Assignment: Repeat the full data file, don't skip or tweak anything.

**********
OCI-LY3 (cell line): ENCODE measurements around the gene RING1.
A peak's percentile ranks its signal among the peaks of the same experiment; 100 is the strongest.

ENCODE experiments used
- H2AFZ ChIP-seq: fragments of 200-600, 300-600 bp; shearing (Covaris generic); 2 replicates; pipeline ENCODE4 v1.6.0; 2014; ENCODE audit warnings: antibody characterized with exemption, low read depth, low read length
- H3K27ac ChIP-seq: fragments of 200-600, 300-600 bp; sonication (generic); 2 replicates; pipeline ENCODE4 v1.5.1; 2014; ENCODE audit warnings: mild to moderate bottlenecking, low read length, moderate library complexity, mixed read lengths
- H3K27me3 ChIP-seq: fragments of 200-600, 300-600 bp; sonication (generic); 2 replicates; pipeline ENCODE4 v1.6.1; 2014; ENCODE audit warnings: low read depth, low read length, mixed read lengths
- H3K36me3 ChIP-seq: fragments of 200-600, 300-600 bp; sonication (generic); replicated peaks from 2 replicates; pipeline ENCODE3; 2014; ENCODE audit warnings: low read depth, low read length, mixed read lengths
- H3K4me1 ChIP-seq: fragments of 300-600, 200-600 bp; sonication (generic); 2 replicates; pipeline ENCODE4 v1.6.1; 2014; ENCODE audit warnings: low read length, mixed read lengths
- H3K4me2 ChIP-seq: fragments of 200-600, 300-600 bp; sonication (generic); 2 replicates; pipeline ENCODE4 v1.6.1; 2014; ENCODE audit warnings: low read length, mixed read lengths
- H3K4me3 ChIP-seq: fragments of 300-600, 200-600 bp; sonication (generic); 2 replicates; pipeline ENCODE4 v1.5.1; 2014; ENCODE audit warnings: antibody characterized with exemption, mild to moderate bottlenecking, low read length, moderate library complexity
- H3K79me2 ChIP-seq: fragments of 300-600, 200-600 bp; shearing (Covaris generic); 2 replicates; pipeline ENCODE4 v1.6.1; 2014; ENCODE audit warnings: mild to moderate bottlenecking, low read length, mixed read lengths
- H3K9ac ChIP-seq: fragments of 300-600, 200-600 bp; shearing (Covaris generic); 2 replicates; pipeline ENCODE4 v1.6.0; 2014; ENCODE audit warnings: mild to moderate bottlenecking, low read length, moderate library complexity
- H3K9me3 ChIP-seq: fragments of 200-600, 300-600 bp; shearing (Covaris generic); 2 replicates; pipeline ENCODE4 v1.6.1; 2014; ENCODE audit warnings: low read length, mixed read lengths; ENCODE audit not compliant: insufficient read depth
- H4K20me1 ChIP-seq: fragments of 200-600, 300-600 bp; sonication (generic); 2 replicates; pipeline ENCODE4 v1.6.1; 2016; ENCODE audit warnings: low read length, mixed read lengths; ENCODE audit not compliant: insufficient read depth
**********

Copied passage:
OCI-LY3 (cell line): ENCODE measurements around the gene RING1.
A peak's percentile ranks its signal among the peaks of the same experiment; 100 is the strongest.

ENCODE experiments used
- H2AFZ ChIP-seq: fragments of 200-600, 300-600 bp; shearing (Covaris generic); 2 replicates; pipeline ENCODE4 v1.6.0; 2014; ENCODE audit warnings: antibody characterized with exemption, low read depth, low read length
- H3K27ac ChIP-seq: fragments of 200-600, 300-600 bp; sonication (generic); 2 replicates; pipeline ENCODE4 v1.5.1; 2014; ENCODE audit warnings: mild to moderate bottlenecking, low read length, moderate library complexity, mixed read lengths
- H3K27me3 ChIP-seq: fragments of 200-600, 300-600 bp; sonication (generic); 2 replicates; pipeline ENCODE4 v1.6.1; 2014; ENCODE audit warnings: low read depth, low read length, mixed read lengths
- H3K36me3 ChIP-seq: fragments of 200-600, 300-600 bp; sonication (generic); replicated peaks from 2 replicates; pipeline ENCODE3; 2014; ENCODE audit warnings: low read depth, low read length, mixed read lengths
- H3K4me1 ChIP-seq: fragments of 300-600, 200-600 bp; sonication (generic); 2 replicates; pipeline ENCODE4 v1.6.1; 2014; ENCODE audit warnings: low read length, mixed read lengths
- H3K4me2 ChIP-seq: fragments of 200-600, 300-600 bp; sonication (generic); 2 replicates; pipeline ENCODE4 v1.6.1; 2014; ENCODE audit warnings: low read length, mixed read lengths
- H3K4me3 ChIP-seq: fragments of 300-600, 200-600 bp; sonication (generic); 2 replicates; pipeline ENCODE4 v1.5.1; 2014; ENCODE audit warnings: antibody characterized with exemption, mild to moderate bottlenecking, low read length, moderate library complexity
- H3K79me2 ChIP-seq: fragments of 300-600, 200-600 bp; shearing (Covaris generic); 2 replicates; pipeline ENCODE4 v1.6.1; 2014; ENCODE audit warnings: mild to moderate bottlenecking, low read length, mixed read lengths
- H3K9ac ChIP-seq: fragments of 300-600, 200-600 bp; shearing (Covaris generic); 2 replicates; pipeline ENCODE4 v1.6.0; 2014; ENCODE audit warnings: mild to moderate bottlenecking, low read length, moderate library complexity
- H3K9me3 ChIP-seq: fragments of 200-600, 300-600 bp; shearing (Covaris generic); 2 replicates; pipeline ENCODE4 v1.6.1; 2014; ENCODE audit warnings: low read length, mixed read lengths; ENCODE audit not compliant: insufficient read depth
- H4K20me1 ChIP-seq: fragments of 200-600, 300-600 bp; sonication (generic); 2 replicates; pipeline ENCODE4 v1.6.1; 2016; ENCODE audit warnings: low read length, mixed read lengths; ENCODE audit not compliant: insufficient read depth